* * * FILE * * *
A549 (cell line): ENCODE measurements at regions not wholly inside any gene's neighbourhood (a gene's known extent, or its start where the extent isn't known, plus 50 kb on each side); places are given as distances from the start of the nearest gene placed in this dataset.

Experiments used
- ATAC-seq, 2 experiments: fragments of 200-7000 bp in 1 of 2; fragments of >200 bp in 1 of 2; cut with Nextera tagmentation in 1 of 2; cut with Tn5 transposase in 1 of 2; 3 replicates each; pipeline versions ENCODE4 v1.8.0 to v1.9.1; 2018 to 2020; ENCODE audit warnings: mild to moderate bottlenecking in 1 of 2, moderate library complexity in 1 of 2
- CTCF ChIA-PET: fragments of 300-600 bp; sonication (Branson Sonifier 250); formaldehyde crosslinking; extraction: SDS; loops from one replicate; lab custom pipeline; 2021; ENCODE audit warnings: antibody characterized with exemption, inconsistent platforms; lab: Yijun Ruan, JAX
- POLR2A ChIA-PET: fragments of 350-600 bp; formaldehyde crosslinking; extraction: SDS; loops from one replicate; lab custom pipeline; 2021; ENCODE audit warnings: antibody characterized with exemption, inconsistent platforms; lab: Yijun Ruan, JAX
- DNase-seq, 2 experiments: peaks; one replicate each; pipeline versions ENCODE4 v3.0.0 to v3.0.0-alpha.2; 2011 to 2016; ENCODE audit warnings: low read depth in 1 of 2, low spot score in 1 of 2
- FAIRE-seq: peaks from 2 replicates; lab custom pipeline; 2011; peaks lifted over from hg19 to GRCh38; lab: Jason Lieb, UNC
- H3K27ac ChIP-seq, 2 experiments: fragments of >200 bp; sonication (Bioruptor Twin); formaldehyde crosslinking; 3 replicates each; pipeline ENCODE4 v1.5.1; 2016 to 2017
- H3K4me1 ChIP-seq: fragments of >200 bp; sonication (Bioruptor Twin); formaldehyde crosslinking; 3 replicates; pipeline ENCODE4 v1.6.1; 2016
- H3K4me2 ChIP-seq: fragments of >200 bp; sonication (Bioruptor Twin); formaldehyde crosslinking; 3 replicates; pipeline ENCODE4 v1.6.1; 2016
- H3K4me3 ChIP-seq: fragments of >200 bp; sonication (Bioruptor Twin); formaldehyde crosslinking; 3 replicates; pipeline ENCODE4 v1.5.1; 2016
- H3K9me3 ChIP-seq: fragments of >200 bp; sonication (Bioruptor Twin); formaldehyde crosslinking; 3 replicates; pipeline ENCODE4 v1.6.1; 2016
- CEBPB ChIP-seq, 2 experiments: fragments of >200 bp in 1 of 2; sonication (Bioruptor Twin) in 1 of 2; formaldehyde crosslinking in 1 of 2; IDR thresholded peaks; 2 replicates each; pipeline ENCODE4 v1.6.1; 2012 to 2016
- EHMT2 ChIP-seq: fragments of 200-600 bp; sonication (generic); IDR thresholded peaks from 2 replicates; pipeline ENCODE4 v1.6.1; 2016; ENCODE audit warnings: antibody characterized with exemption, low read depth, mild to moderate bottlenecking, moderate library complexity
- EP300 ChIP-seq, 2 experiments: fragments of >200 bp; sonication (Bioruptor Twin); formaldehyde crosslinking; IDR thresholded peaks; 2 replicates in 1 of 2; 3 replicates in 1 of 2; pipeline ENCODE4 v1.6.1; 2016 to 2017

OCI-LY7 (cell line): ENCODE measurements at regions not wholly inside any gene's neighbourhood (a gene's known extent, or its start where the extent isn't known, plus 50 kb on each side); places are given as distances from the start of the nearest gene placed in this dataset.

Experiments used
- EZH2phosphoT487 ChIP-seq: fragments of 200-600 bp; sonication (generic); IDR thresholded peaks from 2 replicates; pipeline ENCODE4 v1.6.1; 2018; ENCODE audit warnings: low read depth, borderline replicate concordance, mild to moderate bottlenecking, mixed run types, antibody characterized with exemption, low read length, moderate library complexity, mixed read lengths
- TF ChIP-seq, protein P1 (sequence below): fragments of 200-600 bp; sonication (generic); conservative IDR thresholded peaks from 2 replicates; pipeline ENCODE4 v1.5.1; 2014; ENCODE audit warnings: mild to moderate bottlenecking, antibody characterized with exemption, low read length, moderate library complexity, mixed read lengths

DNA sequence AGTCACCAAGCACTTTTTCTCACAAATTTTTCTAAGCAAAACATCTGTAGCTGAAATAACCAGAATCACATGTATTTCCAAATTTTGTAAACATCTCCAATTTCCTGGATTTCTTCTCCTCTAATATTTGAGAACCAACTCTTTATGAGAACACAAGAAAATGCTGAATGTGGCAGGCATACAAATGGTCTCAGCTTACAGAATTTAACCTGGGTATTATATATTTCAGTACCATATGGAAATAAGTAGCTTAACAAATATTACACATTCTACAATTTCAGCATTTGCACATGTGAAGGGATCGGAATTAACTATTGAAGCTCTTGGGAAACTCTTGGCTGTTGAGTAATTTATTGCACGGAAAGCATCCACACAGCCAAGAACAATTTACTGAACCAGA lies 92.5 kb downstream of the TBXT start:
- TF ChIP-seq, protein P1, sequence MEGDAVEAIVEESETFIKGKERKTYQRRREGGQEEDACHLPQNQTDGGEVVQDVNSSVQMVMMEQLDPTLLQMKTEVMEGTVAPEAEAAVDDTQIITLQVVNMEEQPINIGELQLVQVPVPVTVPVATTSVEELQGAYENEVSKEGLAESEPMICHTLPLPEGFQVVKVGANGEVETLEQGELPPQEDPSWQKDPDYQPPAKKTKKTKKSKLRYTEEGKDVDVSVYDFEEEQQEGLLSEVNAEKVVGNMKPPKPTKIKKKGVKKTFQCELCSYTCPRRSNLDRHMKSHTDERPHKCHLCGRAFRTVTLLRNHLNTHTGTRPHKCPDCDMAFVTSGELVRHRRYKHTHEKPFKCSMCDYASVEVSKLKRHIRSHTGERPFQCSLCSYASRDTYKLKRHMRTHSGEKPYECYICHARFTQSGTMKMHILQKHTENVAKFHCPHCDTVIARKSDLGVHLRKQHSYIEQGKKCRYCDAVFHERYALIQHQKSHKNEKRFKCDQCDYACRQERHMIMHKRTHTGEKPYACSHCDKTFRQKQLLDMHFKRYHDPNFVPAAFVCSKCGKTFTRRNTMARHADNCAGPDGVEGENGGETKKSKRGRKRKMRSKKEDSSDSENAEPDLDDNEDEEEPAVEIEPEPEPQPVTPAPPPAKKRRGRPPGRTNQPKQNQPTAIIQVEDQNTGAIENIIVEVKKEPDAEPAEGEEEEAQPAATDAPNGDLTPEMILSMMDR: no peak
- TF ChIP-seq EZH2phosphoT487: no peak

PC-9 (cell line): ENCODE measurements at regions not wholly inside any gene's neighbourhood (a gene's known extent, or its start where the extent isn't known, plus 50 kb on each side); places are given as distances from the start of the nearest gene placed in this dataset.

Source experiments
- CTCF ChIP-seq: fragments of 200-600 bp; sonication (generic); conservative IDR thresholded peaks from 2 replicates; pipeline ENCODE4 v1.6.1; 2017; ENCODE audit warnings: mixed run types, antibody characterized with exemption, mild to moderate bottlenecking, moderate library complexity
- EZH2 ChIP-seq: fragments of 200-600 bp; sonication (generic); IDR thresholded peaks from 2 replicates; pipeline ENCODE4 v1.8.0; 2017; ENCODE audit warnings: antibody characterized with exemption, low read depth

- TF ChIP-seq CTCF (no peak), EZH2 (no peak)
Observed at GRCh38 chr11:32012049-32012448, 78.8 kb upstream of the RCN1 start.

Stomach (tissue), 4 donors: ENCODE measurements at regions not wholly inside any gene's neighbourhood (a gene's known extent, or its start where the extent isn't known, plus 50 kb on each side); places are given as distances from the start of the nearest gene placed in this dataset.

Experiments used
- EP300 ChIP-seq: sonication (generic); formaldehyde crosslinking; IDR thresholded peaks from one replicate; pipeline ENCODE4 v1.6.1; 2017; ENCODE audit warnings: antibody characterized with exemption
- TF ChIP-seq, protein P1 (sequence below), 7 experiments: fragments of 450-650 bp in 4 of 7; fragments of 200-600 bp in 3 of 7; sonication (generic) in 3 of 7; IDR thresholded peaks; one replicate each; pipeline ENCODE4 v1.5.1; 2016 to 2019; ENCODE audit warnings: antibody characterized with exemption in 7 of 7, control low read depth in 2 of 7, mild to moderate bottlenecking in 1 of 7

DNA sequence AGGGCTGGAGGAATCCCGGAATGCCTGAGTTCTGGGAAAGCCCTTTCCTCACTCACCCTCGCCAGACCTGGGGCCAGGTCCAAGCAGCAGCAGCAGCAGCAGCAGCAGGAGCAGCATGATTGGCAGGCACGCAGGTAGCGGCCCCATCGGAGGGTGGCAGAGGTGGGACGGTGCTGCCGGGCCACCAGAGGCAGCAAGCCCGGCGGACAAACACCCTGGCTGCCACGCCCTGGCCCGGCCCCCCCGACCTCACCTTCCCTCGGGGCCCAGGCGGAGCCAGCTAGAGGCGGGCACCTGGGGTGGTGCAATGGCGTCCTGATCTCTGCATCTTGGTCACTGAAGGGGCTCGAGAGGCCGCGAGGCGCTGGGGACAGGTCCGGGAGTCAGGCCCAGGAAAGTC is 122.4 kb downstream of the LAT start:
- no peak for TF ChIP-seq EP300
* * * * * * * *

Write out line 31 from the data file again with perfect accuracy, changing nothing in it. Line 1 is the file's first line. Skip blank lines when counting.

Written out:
- EP300 ChIP-seq: sonication (generic); formaldehyde crosslinking; IDR thresholded peaks from one replicate; pipeline ENCODE4 v1.6.1; 2017; ENCODE audit warnings: antibody characterized with exemption